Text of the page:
BUY THE BOOK
North Point Press
Farrar, Straus and Giroux
On Sale: 04/08/2014
ISBN: 9781466867765368 Pages
The question of cleanliness is one every age and culture has answered with confidence. For the first-century Roman, being clean meant a two-hour soak in baths of various temperatures, scraping the body with a miniature rake, and a final application of oil. For the aristocratic Frenchman in the seventeenth century, it meant changing your shirt once a day and perhaps going so far as to dip your hands in some water. Did Napoleon know something we didn't when he wrote Josephine "I will return in five days. Stop washing"? And why is the German term Warmduscher—a man who washes in warm or hot water—invariably a slight against his masculinity? Katherine Ashenburg takes on such fascinating questions as these in Dirt on Clean, her charming tour of attitudes to hygiene through time.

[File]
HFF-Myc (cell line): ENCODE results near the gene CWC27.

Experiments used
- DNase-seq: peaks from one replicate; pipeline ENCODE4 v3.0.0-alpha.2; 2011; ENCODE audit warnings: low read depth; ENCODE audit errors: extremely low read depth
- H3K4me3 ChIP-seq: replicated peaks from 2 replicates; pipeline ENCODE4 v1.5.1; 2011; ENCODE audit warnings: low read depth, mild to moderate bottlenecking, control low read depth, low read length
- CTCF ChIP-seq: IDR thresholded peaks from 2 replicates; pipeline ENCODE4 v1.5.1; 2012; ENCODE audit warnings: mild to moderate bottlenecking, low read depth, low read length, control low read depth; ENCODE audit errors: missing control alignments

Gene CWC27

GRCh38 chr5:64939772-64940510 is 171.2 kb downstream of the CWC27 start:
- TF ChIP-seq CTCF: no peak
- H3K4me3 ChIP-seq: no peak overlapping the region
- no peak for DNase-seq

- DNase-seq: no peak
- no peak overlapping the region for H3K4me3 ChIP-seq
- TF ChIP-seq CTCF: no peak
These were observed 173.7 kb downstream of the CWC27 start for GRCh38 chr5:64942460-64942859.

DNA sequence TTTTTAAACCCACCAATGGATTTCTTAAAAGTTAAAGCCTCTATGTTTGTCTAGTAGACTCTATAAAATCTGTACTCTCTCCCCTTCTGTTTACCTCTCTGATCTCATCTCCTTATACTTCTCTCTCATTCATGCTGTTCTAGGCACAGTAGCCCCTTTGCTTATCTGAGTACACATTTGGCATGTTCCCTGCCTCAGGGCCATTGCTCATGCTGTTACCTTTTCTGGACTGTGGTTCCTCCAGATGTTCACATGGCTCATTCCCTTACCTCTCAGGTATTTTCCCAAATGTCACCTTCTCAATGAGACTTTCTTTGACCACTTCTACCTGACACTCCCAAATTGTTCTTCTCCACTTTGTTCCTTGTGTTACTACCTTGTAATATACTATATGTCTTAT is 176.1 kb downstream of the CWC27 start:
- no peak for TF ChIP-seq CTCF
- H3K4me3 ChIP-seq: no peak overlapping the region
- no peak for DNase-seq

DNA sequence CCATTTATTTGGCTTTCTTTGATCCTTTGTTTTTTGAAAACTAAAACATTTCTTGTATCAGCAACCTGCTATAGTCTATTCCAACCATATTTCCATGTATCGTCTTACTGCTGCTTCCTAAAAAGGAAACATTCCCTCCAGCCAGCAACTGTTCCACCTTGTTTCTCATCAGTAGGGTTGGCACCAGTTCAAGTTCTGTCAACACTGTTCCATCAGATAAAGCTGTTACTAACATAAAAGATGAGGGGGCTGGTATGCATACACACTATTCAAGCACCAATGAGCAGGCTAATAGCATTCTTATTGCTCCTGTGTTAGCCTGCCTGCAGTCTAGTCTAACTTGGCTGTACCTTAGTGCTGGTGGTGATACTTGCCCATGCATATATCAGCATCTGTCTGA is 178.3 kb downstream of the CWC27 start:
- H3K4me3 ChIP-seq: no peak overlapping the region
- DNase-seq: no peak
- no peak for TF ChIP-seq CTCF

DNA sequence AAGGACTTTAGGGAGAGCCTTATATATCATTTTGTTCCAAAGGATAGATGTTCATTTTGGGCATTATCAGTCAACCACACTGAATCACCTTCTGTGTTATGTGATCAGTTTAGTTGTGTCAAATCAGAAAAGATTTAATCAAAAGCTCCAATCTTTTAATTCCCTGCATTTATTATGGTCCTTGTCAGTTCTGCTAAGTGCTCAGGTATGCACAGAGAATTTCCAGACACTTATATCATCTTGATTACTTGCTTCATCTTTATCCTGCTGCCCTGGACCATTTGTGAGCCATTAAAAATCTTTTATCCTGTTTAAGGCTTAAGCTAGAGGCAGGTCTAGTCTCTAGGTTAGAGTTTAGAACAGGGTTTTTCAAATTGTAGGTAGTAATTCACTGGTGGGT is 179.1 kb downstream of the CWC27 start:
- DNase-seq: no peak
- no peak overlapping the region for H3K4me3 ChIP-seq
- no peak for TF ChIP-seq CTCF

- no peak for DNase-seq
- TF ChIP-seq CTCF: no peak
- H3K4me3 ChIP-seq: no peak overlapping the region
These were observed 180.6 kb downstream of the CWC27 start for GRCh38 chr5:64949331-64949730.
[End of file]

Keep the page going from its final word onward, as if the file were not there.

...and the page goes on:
What could be more routine than taking up soap and water and washing yourself? And yet cleanliness, or the lack of it, is intimately connected to ideas as large as spirituality and sexuality, and historical events that include plagues, the Civil War, and the discovery of germs. An engrossing fusion of erudition and anecdote, Dirt on Clean considers the bizarre prescriptions of history's doctors, the hygienic peccadilloes of great authors, and the historic twists and turns that have brought us to a place Ashenburg considers hedonistic yet oversanitized.
For the modern, middle-class North American, "clean" means that you shower and apply deodorant each and every day without fail. For the aristocratic seventeenth-century Frenchman, it meant that he changed his linen shirt daily and...
Praise for The Dirt on Clean
“Dozens of charming illustrations distinguish a book notable for its engaging design as well as its illuminating content.” —Kirkus Reviews
“Brimming with lively anecdotes, this well-researched, smartly paced and endearing history of Western cleanliness holds a welcome mirror up to our intimate selves, revealing deep-seated desires and fears spanning 2000-plus years.” —Publishers Weekly